This idea is certainly not a new one. Many people have commented on the topic and there is even a book of name as the above title, Rev. Scotty McLennan’s Jesus Was a Liberal. The basic methodology of Rev. McLennan’s book is to argue that Jesus’s positions on various issues, like his concern for the poor, align him more closely with liberals than conservatives. Lots of other liberals have done similar things. ONe of my all time favorites is Supply Side Jesus which originally appeared in Al Franken’s Lies and the Lying Liars who Tell Them.
I believe that approach does seem to show that Jesus teachings and life are more liberal or progressive than conservative.
However I think there is another very interesting way to approach the question. We can think about question from the perspective of moral psychology. I think this is interesting because if you can show that Jesus had a liberal moral psychology then it would show that he would be aligned with contemporary liberals, and that he would think about contemporary issues the way liberals do not the way conservatives do. Another way of saying this is that the evidence from the Bible may be merely circumstantial. Jesus looks like a liberal but there is no way to know who he would vote for or what policies he would endorse if he were alive today. But if you can show that he shares a certain psychological profile with modern day liberals I would think it would be good evidence that Jesus would be a modern liberal.
A brief primer of liberal and conservative moral psychology is probably in order.
Jonathan Haidt identifies five traits that he views as the foundation of morality (You can see his ted talk here). Let’s briefly consider them:
This refers to basic concerns regarding the harm caused by certain actions. All persons, and many animals have this concern for harm. Interestingly conservatives and liberals have this central notion at the heart of their moral psychology. Both value this more than any of the elements of moral psychology.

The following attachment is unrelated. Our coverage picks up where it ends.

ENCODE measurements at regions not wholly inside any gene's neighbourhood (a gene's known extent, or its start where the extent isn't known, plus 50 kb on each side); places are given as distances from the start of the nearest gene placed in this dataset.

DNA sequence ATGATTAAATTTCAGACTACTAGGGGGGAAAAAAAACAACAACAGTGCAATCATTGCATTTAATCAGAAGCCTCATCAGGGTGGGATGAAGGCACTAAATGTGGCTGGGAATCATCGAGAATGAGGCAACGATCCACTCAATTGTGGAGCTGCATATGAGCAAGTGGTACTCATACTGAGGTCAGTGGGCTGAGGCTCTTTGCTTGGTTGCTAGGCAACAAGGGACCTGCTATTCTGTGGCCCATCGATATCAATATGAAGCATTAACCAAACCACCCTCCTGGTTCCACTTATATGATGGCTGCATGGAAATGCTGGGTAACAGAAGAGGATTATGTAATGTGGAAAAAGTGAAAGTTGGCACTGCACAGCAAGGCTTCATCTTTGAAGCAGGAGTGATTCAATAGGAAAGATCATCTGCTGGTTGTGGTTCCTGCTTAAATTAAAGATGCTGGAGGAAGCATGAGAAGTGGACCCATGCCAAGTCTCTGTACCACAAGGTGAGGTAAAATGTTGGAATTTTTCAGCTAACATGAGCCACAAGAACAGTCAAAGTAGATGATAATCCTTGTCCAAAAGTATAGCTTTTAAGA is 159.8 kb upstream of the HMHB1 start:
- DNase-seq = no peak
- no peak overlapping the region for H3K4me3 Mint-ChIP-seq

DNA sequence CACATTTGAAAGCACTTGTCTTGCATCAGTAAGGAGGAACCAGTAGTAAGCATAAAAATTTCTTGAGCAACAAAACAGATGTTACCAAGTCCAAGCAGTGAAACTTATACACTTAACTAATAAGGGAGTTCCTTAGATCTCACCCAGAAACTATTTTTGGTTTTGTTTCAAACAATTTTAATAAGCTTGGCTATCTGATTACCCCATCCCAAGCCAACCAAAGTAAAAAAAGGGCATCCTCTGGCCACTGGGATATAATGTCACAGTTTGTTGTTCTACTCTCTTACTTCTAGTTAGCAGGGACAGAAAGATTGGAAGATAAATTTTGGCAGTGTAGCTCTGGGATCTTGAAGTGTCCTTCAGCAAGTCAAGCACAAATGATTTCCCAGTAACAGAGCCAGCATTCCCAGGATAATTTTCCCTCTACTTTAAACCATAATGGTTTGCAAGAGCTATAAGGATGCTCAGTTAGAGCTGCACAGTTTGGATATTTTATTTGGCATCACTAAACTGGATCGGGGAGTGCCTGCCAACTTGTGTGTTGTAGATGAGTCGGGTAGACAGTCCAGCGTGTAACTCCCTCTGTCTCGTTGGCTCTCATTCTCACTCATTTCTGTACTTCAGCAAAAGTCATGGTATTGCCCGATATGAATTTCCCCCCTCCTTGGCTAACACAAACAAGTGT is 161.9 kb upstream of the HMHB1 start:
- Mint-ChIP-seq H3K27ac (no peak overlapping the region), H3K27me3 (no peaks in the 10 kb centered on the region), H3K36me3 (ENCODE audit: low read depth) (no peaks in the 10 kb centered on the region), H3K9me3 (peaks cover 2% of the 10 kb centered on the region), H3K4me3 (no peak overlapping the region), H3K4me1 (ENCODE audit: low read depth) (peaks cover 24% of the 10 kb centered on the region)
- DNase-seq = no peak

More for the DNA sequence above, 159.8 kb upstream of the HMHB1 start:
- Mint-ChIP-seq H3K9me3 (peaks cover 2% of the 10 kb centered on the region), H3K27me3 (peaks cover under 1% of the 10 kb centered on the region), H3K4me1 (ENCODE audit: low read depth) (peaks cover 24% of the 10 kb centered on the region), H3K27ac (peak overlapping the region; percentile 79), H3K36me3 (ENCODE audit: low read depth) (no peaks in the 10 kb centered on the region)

Justice or fairness is very important concern amongst both liberals and conservatives, and even many animals. (You can see the work of Frans De Waal for his work with primates and fairness here.) Our sense of justice or fairness is obviously essential for our ability to function in co-operative groups.
Here is where liberal and conservative morality diverge. Conservative consider respect for tradition and authority an important part of morality. Liberals on the other hand often times feel that tradition and authority stand in the way of moral progress.
4. In-group Loyalty
Here again is a where there is a large difference between conservative and liberal psychology. Conservatives value in-group loyalty whereas liberals view it as unjustified discrimination. Conservatives are going to tend to be in favor of policies that benefit their in-group, sometimes this can be racial, religious, national, etc., whereas liberals value projects that promote all forms of equality and help people outside their in-group. They are going to be concerned about the plight of persons in other countries, the plight of immigrants, and persons of other races in a way that conservatives are not. For conservatives notions of in-group loyalty affect how they conceive of an issue in terms of harm and fairness.
Sanctity and purity concerns tend to be moralized by conservatives, especially certain types of religious concerns including things related to sexuality. And more generally the drive to purity through religion.